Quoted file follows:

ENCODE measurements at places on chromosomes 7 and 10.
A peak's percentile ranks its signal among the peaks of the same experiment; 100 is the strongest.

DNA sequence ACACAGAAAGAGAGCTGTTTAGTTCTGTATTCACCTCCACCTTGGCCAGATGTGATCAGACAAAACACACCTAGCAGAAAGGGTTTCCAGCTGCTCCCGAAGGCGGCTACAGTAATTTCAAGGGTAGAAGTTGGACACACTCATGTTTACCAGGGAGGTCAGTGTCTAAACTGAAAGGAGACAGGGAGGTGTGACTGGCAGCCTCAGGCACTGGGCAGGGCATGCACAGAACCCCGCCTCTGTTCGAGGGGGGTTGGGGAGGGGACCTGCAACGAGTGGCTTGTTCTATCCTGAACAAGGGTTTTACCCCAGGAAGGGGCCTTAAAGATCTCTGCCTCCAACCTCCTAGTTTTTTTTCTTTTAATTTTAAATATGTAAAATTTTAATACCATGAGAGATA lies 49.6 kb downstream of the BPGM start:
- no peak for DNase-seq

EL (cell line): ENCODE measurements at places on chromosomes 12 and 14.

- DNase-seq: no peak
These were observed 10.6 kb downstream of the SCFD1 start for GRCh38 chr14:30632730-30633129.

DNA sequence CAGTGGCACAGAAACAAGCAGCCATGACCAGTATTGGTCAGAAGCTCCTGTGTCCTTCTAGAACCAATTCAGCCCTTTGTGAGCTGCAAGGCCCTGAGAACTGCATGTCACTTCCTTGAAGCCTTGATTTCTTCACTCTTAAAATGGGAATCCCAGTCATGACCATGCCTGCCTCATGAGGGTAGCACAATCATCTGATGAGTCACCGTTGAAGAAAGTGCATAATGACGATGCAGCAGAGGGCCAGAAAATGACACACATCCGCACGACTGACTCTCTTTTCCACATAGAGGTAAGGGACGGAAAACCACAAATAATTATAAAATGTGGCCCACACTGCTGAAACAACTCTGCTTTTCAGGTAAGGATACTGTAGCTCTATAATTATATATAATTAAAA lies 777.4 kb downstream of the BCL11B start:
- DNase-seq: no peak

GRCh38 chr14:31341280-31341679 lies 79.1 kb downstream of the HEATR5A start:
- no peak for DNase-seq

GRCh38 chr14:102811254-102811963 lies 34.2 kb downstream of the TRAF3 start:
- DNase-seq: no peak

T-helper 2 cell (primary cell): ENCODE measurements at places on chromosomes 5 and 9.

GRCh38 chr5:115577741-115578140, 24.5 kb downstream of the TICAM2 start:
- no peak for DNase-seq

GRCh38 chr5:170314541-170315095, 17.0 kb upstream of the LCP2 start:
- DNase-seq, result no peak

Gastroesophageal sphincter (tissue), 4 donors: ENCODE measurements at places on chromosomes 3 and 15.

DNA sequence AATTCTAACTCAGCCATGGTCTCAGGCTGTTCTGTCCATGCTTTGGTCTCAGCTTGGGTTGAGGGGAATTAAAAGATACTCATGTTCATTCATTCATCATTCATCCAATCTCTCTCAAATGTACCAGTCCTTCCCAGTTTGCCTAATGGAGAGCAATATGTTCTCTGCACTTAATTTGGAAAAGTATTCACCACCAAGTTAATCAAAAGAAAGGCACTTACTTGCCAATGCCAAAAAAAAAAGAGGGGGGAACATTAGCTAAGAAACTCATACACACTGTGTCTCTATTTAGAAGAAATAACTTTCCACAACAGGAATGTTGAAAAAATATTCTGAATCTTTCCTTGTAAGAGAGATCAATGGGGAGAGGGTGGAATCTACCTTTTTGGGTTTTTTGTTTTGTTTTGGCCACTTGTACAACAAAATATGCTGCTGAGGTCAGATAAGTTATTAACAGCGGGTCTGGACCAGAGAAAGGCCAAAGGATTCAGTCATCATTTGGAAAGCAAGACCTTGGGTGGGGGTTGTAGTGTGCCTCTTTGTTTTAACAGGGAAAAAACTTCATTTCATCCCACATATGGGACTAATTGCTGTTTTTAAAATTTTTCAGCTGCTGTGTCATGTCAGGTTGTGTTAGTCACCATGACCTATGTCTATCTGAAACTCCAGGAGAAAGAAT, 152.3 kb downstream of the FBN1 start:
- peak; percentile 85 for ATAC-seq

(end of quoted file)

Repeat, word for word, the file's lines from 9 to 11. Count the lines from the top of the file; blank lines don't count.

- DNase-seq: no peak

GRCh38 chr14:31341280-31341679 lies 79.1 kb downstream of the HEATR5A start:
- no peak for DNase-seq